Asheville's Eclectic Admiral
Part blue collar, part white tablecloth, the Admiral is in a class of its own
It used to be a third-shift bar. “NASCAR, pull tabs, and PBRs,” bartender Don Everhart told me when I asked about the roots of the Admiral, a concrete block restaurant serving centrifuge-cooked farm eggs and local-ish riffs on gastropub fare on the rapidly gentrifying fringe of Asheville, North Carolina. “It was that sort of place.”
Those days are over. Gone are the mills. Gone are the mill workers who, after laboring through the night, retired to the bar to watch television and savor breakfasts of longneck beers and fried eggs. Vestiges of West Asheville’s past are still present. Used car lots. Tire stores. But the neighborhood is now a haven for coffee shops and other hangouts for the hip and crunchy, like Digable Pizza, the Appalachia School of Holistic Herbalism, and the Organic Mechanic.
The Admiral is a bit more slouchy than crunchy. It’s hip, too, but not in a way that’s unwelcoming. Line cooks, working the galley kitchen, sport tattoos and wear porkpie hats. Regulars, in plaid shirts and skullcaps, take seats at the black laminate bar to listen to the Rolling Stones thud through the speakers while drinking white wine and devouring plates of fried frog legs, served buffalo wing style. Pilgrims, from already gentrified corners of wherever, arrive early to ogle the netherworld interior, lit by neon beer signs and bordello-red table lamps.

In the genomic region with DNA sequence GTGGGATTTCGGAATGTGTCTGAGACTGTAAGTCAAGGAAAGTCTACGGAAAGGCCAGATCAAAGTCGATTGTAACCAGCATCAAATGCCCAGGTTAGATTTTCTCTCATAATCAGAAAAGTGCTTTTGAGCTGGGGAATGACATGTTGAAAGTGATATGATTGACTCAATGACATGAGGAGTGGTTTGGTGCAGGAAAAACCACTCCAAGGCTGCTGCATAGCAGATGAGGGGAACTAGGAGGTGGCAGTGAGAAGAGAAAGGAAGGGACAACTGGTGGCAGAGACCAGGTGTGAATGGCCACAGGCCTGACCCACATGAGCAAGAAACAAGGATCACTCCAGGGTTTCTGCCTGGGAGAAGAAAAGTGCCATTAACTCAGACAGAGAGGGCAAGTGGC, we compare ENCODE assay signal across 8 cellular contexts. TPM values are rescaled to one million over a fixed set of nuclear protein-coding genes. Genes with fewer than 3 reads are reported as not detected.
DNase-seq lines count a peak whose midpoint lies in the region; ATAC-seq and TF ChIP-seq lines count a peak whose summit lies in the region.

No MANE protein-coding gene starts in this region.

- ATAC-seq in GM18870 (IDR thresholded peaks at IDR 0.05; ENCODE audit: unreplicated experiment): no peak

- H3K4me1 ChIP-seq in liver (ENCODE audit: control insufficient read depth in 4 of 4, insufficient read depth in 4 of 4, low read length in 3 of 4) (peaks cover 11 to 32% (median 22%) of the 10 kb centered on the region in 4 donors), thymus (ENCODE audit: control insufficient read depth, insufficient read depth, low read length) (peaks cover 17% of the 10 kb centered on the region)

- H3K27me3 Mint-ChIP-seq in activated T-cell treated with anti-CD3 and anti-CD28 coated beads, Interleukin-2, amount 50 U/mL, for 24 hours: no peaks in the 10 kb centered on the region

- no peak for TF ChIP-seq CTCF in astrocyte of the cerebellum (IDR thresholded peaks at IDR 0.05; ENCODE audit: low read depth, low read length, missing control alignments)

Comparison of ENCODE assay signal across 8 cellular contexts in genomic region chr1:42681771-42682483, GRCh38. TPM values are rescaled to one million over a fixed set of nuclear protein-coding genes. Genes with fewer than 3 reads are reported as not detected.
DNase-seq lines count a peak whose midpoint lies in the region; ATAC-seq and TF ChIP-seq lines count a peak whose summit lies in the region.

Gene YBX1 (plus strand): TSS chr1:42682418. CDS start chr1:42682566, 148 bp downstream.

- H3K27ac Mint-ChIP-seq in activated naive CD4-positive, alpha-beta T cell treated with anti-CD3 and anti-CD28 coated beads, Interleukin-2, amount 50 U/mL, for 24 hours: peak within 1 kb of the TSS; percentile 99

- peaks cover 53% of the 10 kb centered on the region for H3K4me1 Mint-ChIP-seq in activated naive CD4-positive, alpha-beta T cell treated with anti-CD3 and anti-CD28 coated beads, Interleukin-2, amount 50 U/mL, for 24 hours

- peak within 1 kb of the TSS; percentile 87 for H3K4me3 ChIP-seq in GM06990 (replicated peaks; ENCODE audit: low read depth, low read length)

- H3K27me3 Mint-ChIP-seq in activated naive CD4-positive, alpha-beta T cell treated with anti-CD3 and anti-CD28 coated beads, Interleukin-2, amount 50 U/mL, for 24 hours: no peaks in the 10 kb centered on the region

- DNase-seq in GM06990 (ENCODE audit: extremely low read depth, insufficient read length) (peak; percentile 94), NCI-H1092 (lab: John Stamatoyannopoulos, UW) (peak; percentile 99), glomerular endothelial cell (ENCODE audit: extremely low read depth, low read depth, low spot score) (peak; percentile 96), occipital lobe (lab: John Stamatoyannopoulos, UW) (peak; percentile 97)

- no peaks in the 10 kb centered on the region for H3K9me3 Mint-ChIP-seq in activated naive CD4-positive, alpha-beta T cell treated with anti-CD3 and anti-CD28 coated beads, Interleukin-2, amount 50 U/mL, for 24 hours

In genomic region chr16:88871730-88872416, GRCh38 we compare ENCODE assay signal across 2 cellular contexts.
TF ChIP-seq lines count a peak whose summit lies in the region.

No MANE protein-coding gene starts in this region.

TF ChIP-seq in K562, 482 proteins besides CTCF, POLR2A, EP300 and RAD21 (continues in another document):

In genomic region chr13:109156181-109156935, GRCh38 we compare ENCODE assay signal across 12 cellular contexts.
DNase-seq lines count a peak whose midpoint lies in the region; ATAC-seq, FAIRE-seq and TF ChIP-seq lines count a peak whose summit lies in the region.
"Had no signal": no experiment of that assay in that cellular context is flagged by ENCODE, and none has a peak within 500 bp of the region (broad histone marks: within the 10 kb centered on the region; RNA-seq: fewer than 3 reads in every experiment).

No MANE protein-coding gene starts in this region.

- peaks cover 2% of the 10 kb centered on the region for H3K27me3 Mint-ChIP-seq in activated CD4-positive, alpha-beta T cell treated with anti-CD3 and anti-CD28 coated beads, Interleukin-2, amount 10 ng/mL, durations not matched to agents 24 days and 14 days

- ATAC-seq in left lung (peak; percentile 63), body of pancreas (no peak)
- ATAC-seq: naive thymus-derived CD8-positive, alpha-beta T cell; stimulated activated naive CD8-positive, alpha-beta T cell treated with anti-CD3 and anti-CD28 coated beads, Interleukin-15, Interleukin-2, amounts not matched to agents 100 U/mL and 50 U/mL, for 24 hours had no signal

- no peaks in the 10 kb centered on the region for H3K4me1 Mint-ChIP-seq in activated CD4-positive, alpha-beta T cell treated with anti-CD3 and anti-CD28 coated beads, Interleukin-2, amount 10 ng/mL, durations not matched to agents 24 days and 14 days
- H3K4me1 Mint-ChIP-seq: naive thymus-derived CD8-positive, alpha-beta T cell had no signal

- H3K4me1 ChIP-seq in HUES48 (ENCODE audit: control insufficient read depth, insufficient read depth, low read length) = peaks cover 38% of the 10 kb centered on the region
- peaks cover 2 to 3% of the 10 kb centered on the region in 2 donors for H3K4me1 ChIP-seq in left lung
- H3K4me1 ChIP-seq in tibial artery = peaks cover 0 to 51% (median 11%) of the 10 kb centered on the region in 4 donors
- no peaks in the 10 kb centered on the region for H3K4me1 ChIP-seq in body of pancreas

The service is curt, smart, and pleasantly off-kilter. Waitresses sass and smile. Bartenders toss off witty bons mots. When I fumbled through the list, trying to figure out what wine might go best with my shrimp succotash–garnished quail, Everhart stopped me and offered, “Something red and appropriate?” And then he poured me a perfectly pitched zinfandel that tasted of black cherries and graphite.
The young cooks here, led by Elliott Moss, are accomplished. A small plate of swordfish, caught off the South Carolina coast, arrived atop a fluffy hump of whipped potatoes and creamed codfish. The fish was sweet. The brandade smelled of salt marsh and leather. The duo sang.